Indigenous tribe gets respite from loggers in Brazil
The Awá tribe is at particular risk from loggers due to a lack of immunity to common diseases.
Wed, Jan 08, 2014 at 02:10 PM
Brazilian indigenous people from several tribes take part in a demonstration against the new law of demarcation of indigenous reserves, in Brasilia on Dec. 4, 2013. (Photo: Evaristo Sa/AFP/Getty Images)
A tribe of indigenous Brazilians dubbed the world's most threatened are getting some breathing room in a new government effort to remove illegal loggers and ranchers from tribal lands.
The Awá, a group of about 450 men, women and children who are among the 800,000 or so indigenous residents of Brazil have been in a long legal battle over the rights to their lands in northeastern Brazil. The forested territory is of great interest to loggers, ranchers and miners, who have staked out claims in the area despite court decisions granting it to the Awá.
Now, Brazil's indigenous affairs department, known as FUNAI, has sent police and special agents to the territory to evict illegal squatters. [The Awá Album: Faces of a Threatened Tribe]
"This is a momentous and potentially lifesaving occasion for the Awá," said Stephen Corry, the director of Survival International, a tribal advocacy group that began a campaign to save the Awá in 2012.
Campaigning for an endangered tribe
In March 2012, a Brazilian judge published an order demanding the eviction of loggers and ranchers from Awá land by March 31, 2013. That deadline, however, passed without action as FUNAI lacked manpower and coordination with local agencies, Survival International reported.
"The Awá are just waiting and hearing the chainsaws on the land day and night, and the government hasn't gotten its act together yet," Survival International campaigner Sarah Shenker told LiveScience at the time.
In June 2013, police, military and Environmental Ministry special agents launched a ground campaign to shut down illegal loggers near the Awá territory. The clear-cutting done by these loggers threatens both the forest ecosystem and the hunter-gatherer lifestyle of the Awá, about 100 of whom are "uncontacted." That means they live a traditional lifestyle in the forest, avoiding interaction with outsiders.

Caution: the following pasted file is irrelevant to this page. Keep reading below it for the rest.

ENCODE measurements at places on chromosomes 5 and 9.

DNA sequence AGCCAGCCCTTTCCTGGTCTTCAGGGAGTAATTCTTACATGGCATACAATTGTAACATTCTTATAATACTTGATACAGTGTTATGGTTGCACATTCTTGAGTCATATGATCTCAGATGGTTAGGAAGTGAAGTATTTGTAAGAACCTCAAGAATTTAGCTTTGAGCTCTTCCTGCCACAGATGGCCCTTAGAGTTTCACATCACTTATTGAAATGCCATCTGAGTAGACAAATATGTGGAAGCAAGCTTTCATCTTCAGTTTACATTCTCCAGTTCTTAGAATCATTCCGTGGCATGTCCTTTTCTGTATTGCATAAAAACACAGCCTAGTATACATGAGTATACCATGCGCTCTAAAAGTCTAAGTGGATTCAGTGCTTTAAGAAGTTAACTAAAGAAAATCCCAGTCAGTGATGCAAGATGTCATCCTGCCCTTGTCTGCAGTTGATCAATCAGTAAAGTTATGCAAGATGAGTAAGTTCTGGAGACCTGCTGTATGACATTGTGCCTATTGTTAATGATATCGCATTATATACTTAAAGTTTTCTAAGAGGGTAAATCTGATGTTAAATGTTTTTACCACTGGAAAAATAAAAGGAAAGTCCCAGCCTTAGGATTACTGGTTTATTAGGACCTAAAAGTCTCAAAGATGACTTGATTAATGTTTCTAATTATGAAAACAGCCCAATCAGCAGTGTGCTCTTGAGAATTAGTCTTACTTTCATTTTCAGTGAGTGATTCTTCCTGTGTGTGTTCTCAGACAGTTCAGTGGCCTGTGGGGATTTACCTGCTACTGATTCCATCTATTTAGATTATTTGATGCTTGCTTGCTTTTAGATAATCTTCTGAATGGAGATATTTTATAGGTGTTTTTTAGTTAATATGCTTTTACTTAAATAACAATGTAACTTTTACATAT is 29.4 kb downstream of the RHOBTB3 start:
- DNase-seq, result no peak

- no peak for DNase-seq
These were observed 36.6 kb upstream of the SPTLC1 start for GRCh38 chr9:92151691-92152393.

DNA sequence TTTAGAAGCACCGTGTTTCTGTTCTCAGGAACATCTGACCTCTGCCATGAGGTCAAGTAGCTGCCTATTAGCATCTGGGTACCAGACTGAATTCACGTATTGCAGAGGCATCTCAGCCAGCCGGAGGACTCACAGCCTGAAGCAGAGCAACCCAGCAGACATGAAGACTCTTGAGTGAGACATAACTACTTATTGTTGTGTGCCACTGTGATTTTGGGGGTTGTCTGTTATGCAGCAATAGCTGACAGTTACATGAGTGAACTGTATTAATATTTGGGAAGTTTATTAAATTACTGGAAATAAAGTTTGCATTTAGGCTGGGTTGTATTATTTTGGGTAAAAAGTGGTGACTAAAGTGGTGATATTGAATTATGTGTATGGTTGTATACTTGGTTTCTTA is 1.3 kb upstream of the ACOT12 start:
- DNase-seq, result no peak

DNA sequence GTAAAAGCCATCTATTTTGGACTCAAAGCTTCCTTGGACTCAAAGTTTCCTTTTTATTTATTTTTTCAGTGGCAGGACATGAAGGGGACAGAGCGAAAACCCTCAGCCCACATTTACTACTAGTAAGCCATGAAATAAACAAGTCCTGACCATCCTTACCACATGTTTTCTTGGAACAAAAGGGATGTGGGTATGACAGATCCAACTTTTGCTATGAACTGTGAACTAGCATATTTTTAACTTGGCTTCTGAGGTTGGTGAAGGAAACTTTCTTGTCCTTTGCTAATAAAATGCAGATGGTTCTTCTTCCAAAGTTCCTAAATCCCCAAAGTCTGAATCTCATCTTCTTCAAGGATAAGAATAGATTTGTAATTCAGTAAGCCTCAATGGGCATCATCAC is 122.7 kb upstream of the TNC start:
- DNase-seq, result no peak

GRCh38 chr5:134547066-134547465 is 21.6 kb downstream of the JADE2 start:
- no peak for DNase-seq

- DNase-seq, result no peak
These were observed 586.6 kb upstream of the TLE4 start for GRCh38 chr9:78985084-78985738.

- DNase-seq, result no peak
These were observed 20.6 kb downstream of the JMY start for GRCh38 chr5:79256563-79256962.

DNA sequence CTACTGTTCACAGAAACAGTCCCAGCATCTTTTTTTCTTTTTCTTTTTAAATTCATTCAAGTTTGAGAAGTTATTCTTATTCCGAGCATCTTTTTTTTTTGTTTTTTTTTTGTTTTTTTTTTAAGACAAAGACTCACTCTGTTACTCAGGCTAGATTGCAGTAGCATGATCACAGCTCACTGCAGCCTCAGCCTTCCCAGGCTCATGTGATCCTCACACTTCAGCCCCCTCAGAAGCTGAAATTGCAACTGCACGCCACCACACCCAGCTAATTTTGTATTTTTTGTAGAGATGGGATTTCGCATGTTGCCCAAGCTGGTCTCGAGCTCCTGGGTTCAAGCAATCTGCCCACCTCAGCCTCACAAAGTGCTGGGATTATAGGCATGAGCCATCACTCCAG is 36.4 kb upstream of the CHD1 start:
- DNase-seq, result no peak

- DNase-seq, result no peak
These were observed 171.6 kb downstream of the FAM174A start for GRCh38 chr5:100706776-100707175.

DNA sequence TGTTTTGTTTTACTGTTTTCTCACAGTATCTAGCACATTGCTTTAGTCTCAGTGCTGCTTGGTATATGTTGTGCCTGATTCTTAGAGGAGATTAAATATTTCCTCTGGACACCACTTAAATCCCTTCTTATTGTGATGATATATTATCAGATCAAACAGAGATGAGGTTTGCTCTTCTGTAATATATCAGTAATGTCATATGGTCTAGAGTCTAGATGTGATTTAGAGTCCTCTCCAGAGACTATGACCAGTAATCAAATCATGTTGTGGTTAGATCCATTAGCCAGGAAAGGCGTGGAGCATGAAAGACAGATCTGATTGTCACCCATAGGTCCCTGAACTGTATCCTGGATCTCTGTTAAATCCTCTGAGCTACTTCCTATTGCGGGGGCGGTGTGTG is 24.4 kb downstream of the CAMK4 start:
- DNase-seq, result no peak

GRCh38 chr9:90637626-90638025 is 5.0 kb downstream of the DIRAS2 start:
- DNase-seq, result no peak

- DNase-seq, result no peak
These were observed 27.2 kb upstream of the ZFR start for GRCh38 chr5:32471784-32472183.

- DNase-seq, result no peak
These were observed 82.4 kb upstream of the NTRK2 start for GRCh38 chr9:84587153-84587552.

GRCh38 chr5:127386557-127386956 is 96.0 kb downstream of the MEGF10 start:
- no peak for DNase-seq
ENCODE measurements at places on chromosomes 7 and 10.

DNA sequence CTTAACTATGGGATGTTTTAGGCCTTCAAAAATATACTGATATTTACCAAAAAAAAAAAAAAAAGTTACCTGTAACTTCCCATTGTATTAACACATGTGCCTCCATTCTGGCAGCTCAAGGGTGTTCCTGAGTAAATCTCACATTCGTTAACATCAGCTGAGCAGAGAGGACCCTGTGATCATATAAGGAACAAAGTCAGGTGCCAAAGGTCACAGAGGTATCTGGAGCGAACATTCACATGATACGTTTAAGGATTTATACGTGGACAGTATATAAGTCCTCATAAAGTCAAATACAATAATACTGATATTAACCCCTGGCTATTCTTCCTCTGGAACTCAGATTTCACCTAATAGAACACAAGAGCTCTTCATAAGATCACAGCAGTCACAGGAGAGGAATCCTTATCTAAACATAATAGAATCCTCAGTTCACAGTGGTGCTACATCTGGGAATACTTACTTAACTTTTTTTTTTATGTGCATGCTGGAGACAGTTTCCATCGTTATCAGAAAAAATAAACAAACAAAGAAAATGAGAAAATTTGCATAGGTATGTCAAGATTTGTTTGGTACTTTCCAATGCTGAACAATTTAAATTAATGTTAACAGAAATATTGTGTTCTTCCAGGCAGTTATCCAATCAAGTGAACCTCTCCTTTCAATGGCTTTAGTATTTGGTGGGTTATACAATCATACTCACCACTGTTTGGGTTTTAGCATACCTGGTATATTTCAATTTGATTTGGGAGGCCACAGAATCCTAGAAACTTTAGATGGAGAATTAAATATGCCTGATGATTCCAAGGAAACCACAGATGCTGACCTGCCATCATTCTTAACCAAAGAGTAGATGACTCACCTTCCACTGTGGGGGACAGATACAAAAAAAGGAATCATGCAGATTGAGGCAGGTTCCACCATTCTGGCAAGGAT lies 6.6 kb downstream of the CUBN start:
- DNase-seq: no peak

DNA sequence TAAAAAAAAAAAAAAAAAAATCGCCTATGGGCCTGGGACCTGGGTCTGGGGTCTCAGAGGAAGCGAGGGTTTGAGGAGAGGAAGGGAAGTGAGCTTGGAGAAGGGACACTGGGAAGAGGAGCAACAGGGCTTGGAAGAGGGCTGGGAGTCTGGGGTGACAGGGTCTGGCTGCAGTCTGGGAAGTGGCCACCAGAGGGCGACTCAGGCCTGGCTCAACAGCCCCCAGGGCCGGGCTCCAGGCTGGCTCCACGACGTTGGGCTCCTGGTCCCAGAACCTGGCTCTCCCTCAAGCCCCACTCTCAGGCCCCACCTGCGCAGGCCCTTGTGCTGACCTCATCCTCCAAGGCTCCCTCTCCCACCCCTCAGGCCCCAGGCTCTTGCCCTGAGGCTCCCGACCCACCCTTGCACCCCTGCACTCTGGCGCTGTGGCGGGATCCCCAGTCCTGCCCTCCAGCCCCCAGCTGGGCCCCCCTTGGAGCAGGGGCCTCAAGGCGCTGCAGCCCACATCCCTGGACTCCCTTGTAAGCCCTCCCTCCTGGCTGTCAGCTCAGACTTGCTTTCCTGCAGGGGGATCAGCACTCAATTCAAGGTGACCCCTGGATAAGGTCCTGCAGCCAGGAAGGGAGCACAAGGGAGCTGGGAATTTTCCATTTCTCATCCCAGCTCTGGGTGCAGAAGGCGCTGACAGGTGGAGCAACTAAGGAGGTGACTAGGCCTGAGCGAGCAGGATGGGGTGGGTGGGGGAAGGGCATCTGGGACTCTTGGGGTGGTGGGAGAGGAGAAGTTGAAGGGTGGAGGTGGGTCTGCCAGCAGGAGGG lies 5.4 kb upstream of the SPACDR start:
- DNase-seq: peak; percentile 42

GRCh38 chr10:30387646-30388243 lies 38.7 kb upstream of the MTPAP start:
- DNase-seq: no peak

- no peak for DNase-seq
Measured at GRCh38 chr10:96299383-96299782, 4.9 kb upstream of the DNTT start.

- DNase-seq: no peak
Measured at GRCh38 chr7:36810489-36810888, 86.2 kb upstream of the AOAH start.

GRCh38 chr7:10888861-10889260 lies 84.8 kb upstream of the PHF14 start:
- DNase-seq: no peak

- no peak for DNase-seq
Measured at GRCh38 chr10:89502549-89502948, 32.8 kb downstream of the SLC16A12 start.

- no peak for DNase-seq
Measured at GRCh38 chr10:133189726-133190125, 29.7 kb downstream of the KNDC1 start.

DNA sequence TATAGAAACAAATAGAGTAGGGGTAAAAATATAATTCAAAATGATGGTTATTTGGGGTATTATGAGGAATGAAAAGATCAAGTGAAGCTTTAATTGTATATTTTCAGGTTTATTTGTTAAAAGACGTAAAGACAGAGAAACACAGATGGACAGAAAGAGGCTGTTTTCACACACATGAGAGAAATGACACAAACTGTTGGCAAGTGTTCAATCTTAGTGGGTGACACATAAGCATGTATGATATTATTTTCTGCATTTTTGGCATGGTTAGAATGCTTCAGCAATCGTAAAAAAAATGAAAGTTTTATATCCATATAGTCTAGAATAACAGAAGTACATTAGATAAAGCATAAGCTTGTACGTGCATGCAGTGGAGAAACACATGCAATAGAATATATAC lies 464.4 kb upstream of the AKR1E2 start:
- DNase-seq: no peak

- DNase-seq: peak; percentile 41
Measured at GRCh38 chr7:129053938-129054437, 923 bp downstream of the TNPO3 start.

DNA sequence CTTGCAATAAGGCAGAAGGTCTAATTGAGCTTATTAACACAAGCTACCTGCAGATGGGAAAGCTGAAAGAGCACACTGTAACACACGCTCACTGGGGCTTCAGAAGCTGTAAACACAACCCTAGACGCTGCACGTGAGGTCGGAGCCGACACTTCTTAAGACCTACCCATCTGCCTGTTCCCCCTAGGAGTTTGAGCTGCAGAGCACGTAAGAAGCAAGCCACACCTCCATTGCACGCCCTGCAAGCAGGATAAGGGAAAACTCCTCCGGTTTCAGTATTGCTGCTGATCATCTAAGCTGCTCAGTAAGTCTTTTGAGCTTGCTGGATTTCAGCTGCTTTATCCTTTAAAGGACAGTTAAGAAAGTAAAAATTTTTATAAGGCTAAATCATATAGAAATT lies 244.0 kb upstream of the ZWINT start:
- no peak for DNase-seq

Between June and July 2013, eight illegal saw mills were shut down, and the military destroyed other logging machinery, Survival reported. But the effort had not reached Awá land. Now, evictions in the tribe's territory have begun.
Threats to the tribe
Survival International dubbed the Awá "the most threatened tribe in the world," because deforestation caused by illegal logging has rapidly overtaken their land. The Awá Indigenous Territory — 463 square miles (120,000 hectares), or about the size of Los Angeles — has lost 30 percent of its tree cover since the 1980s, according to aerial surveys.
There have also been reports of violence as loggers push into protected territory. In 2012, The Telegraph reported that loggers burned an 8-year-old girl alive as part of a campaign of terror to move the Awá from their land. The reports came from a leader of a nearby tribe and from a Catholic group, the Indigenous Missionary Council. The Brazilian government was said to be investigating.
The uncontacted Awá, who hunt at night to avoid outsiders, are at the most risk, according to Survival International. Not only does their nomadic lifestyle depend on the forest, they lack immunity to common diseases transmitted by contact with such outsiders.
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